Lucio Urtubia was born in Spain in 1931 into a poor peasant family. As a young man, with the Francoist dictatorship at its height, he deserted from the army and decamped to France. He started working as a bricklayer and building contractor whilst being active in anarchist groups. He became adept in document forgery and such was his talent that revolutionary movements all over the globe ordered forged passports and papers from him in order to dodge repression by dictatorships and authoritarian regimes. But his “arrival” and emergence as a figure in history came in the 1970s when he managed to corner one of the most powerful banks in the world with his counterfeit cheques.
After some armed bank robberies in France, Lucio decided to take his struggle up a notch. Thrusting guns into the faces of bank staff in order to get his hands on cash was not to his taste. And that is where his counterfeiting career began.
Using counterfeit traveller’s cheques, Lucio managed to relieve First National City Bank of upwards of 20 million dollars, the money then being shared out to a number of deserving causes. It was this that earned him the label of the “anarchist Robin Hood” since all of the proceeds from the banks was shared out to those in need. Despite the millions of dollars that he stole, he always led a modest lifestyle up until his death at the age of 89.
As far as Lucio was concerned, “people power lies in knowledge and how to make use of things”. And he added “Making and manufacturing are not criminal; the crime comes into it when you make money and keep it for yourself. Everything else – making mugs of the authorities, mugs of the banks, holding injustices up to ridicule – is priceless.”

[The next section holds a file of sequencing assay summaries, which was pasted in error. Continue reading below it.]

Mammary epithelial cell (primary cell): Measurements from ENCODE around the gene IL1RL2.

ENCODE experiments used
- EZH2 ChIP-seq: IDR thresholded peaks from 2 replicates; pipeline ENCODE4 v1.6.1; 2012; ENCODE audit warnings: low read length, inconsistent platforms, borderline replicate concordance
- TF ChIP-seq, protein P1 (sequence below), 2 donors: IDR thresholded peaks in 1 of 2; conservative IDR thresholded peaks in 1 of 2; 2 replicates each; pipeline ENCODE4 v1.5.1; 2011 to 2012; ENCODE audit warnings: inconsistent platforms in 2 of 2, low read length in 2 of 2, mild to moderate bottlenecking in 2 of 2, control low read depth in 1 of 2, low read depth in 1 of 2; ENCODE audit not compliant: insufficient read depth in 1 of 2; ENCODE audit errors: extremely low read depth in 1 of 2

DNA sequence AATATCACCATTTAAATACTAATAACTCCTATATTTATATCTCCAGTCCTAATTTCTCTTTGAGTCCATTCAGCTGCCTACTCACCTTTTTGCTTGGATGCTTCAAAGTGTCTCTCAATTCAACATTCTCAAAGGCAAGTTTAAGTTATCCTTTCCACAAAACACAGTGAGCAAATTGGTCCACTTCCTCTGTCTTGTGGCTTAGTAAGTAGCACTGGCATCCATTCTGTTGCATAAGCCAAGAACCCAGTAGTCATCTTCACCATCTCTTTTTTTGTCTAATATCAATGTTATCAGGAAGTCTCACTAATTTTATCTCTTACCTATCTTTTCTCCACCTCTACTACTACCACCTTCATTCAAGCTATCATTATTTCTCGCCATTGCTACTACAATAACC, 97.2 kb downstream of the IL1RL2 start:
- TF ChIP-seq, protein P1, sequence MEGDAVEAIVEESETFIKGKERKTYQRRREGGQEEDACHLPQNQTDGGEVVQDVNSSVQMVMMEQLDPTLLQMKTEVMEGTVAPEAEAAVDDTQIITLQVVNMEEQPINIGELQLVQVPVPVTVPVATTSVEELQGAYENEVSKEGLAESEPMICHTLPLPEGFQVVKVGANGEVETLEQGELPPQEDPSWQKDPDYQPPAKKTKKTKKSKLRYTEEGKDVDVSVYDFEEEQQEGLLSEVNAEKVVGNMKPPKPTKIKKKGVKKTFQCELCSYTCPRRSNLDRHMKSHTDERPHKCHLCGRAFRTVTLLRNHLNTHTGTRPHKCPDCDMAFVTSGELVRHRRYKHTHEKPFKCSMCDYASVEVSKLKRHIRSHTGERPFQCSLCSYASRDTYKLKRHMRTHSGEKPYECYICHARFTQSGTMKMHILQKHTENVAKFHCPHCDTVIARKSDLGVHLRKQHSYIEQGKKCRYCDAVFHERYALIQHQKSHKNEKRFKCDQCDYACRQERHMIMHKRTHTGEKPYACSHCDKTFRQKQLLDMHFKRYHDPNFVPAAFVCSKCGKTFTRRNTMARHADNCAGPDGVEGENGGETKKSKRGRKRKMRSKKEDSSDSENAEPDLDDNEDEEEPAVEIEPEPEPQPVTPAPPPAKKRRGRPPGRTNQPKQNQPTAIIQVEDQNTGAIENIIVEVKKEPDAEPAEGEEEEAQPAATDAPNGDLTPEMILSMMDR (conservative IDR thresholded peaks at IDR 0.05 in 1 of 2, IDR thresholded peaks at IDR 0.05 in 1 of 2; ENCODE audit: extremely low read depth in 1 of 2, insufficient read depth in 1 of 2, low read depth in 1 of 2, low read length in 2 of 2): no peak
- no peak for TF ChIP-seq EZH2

Such were Lucio’s skills and ingenuity that when he was arrested for stealing millions of dollars from one of the world’s most powerful banks, he managed to negotiate his way out of jail and indeed to earn more money. While he was behind bars, the male and female comrades on the outside carried on cashing his counterfeit cheques, as a result of which City Bank decided to free him and pay him a huge settlement figure in return for a commitment that there would be no more phoney cheques.
Of his childhood back in Navarra he stated that “I never had the feeling that it was my home because all I knew there was hunger, injustice and crime” and it was this that prompted him to take the causes of justice and freedom to his heart and go on to rob banks and pass the proceeds on to those in need.
As to what money was worth, Lucio used to explain that he had been “a millionaire heaps of times but I count my wealth in terms of the people who came along to listen to me and ask me questions”. Up until his death he was up for meeting people and he shared his life with journalists, youngsters and others who used to drop in on him at the little apartment in France where he passed away today.
His life-story made it into the movies, comic strips, literature, music and television. In 2010, the leading Chilean nueva cumbia band ‘Juana Fe’ dedicated its record ‘La Makinita’ to Lucio Urtubia, the anarchist bricklayer. In a documentary Lucio declared “I take more and more pride in my life and my robberies and in never having done anyone any harm.”
From: kaosenlared.net 19/07/2020. Translated by: Paul Sharkey.